Published: January 15, 2019
STILLWATER, MINN. — Warren MacKenzie, an iconic and distinguished figure in the history of ceramic art and among the most collected American artists of the Twentieth Century, died peacefully at home in Stillwater on December 31. He was 94.
MacKenzie’s utilitarian pots are featured in museum collections worldwide, from North America to Europe to Asia.
Born in Kansas City, Mo., in 1924, MacKenzie grew up in Wilmette, Ill. His interest in pottery was borne of a fluke. In 1946, he enrolled at the School of the Art Institute of Chicago. He was 22 and had just returned from World War II. He tried signing up for painting classes, but they were all full. He took ceramics instead but found himself frustrated by the focus on technicality over aesthetics.
When he was given a copy of Bernard Leach’s A Potter’s Book, he was inspired by the potter’s philosophy of making objects of utility and simple beauty. MacKenzie apprenticed with Leach in St Ives, England, from 1949 to 1952 with his first wife, Alix. From there, they moved to Stillwater, converting an inexpensive barn into a ceramics studio. The couple threw between 50 and 200 pots per day, constant collaborators until Alix’s death from cancer in 1962. They had two daughters, Tamsyn and Shawn.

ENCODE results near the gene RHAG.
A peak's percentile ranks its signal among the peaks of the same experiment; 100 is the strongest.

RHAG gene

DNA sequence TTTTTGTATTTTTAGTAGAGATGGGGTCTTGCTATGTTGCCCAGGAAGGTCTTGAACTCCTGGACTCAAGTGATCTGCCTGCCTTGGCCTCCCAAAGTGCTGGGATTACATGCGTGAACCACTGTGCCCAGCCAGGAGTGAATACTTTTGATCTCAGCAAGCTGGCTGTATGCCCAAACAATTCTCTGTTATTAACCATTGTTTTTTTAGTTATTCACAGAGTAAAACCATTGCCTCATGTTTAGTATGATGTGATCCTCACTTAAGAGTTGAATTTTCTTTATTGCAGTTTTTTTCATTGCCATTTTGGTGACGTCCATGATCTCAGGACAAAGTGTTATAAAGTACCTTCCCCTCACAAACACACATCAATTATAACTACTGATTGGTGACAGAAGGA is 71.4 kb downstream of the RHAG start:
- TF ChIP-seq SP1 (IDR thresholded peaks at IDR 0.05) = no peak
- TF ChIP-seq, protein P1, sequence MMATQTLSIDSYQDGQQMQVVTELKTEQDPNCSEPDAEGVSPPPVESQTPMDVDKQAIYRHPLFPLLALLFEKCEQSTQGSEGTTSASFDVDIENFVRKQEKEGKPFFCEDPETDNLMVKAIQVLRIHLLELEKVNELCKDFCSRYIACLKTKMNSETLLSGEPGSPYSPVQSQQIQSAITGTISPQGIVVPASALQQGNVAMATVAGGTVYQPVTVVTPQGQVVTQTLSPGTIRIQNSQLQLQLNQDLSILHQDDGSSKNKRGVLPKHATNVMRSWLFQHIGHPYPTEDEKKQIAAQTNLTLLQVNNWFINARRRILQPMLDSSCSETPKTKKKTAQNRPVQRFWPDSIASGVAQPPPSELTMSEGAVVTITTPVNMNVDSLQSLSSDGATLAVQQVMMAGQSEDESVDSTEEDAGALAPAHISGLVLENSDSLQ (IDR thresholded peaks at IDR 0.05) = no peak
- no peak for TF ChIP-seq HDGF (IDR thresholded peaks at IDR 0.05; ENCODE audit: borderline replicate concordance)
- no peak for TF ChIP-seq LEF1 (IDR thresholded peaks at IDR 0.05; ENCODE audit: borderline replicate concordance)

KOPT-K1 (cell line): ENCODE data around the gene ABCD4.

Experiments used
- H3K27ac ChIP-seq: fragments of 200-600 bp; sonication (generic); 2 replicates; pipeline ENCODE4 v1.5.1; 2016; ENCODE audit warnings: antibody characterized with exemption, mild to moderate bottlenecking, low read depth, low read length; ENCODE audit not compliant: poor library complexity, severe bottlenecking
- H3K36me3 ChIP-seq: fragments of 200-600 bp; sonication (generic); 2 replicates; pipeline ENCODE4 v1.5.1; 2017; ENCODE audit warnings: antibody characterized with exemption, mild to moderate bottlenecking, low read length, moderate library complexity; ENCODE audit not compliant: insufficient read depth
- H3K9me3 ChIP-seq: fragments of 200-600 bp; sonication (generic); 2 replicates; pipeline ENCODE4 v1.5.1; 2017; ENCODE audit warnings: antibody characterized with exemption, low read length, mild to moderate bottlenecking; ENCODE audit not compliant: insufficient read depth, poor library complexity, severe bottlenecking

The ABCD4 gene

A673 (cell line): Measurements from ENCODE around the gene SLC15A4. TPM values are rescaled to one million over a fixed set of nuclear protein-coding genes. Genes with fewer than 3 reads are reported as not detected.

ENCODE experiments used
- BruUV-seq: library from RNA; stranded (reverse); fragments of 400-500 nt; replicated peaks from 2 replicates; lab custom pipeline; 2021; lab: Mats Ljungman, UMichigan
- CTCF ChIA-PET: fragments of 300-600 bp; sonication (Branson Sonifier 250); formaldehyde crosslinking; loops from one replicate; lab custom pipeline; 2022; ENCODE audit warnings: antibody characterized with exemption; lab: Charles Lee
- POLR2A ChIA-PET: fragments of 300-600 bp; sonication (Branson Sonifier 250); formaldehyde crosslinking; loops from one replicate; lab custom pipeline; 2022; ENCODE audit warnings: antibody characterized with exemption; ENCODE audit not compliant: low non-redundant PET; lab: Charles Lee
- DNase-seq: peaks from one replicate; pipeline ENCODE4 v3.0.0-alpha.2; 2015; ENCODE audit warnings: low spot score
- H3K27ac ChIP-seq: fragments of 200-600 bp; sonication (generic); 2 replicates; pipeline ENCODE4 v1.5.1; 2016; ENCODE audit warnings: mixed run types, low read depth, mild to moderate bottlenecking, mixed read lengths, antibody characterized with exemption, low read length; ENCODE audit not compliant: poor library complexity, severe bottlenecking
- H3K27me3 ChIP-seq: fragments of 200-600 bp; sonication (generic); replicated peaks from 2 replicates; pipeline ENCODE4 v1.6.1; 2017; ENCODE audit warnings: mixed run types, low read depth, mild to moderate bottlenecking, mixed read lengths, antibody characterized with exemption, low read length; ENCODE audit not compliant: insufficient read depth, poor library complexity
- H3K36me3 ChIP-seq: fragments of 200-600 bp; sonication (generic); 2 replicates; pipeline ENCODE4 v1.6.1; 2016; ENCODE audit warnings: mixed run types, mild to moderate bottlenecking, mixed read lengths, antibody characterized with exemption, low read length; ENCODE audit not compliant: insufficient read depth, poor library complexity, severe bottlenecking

MacKenzie remarried in 1984 to textile artist Nancy Spitzer. She passed away in October 2014.
Driscoll Babcock gallery, which represented MacKenzie, said, “We were honored to work with Warren over many years, hosting three solo exhibitions as well as an exhibition titled ‘American Shino’ in which Warren had the central role and an exhibition of six modern masters (Bernard Leach, Hamada Shoji, Warren MacKenzie, Shimaoka Tatsuzo, Randy Johnston and Matsuzaki Ken) celebrating the 75th anniversary and lineage of the Leach Pottery, St Ives, England.
“Warren was an exceptional person, brilliant in his chosen art, humble in his world-renowned achievements. Warren was an important artist (although he blanched at being called an ‘artist’) and consummate teacher: his philosophy of art and life was one from which every person, and every American, has yet much to learn. His particular devotion to functional pottery combined with his innate signature style of creative form made him a unique and influential figure. His hands were those of a master whose presence will live on through his work, and through the memory of his friendship, his stewardship of important ideas and ideals, and his steadfast commitment to the nature of creativity and the power of making beautiful forms.”
In addition to his daughters, survivors include the children of his second wife: Erica Spitzer Rasmussen and Mark Spitzer.
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